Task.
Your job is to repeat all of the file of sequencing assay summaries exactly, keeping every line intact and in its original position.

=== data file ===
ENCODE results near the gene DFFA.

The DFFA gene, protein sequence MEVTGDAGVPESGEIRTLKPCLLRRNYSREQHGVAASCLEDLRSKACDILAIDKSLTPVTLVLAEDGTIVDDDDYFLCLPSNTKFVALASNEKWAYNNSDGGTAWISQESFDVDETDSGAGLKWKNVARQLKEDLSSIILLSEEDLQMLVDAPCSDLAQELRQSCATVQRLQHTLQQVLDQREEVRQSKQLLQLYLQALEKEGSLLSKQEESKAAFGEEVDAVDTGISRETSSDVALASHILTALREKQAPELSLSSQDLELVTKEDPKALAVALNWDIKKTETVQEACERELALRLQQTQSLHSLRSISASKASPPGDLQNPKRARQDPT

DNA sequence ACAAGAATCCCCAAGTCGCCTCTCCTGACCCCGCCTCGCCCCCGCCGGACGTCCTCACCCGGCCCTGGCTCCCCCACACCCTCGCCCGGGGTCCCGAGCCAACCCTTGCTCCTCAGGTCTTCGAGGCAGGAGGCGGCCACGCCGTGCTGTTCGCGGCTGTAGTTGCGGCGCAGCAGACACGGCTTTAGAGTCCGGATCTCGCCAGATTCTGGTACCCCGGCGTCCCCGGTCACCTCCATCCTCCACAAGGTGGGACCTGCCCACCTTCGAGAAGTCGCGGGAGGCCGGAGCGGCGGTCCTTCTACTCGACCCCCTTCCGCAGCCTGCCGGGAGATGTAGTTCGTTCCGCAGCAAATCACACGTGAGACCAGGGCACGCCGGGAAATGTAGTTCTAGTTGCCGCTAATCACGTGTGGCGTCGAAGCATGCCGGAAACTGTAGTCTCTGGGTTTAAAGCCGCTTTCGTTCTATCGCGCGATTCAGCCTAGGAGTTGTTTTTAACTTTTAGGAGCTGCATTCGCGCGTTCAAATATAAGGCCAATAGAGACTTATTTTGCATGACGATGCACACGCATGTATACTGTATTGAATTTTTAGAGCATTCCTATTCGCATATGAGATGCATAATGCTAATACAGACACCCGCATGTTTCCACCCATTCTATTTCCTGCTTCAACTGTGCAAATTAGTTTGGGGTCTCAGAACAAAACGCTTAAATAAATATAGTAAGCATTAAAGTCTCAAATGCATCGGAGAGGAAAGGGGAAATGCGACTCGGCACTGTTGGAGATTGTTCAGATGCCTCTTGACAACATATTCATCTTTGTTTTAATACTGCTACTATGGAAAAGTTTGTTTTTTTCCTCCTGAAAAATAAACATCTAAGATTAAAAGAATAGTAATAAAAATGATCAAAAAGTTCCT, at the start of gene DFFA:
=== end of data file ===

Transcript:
ENCODE results near the gene DFFA.

The DFFA gene, protein sequence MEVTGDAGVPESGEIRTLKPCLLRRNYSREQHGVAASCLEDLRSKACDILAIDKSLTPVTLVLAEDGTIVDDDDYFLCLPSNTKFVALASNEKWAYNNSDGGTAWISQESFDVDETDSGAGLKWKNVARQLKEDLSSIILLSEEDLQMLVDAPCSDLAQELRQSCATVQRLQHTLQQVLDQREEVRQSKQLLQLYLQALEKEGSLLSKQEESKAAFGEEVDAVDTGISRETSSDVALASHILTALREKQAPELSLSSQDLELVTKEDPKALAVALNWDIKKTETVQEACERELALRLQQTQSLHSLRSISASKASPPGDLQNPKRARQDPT

DNA sequence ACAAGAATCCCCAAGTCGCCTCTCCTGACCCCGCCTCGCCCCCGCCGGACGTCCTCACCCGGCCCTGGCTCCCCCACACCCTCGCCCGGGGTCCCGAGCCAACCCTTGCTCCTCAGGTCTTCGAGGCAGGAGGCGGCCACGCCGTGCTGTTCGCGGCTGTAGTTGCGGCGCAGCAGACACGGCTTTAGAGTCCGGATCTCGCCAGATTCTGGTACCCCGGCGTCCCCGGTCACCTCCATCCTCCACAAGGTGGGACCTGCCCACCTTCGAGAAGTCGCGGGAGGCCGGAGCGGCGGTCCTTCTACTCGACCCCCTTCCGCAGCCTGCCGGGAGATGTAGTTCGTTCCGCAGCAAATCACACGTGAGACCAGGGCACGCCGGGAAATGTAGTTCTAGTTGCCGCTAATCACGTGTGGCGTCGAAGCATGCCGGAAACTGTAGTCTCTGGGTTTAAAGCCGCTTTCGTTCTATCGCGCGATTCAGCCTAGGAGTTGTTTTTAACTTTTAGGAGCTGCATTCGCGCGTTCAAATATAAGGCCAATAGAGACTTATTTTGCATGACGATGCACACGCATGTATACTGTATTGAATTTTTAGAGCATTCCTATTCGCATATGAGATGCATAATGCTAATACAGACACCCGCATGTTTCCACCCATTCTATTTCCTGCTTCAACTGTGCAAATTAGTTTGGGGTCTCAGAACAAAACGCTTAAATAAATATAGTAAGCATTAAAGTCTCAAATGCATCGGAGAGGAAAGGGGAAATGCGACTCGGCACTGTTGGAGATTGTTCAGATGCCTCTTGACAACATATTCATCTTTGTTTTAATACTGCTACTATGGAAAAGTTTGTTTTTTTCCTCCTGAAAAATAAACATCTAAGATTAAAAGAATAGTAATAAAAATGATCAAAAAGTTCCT, at the start of gene DFFA: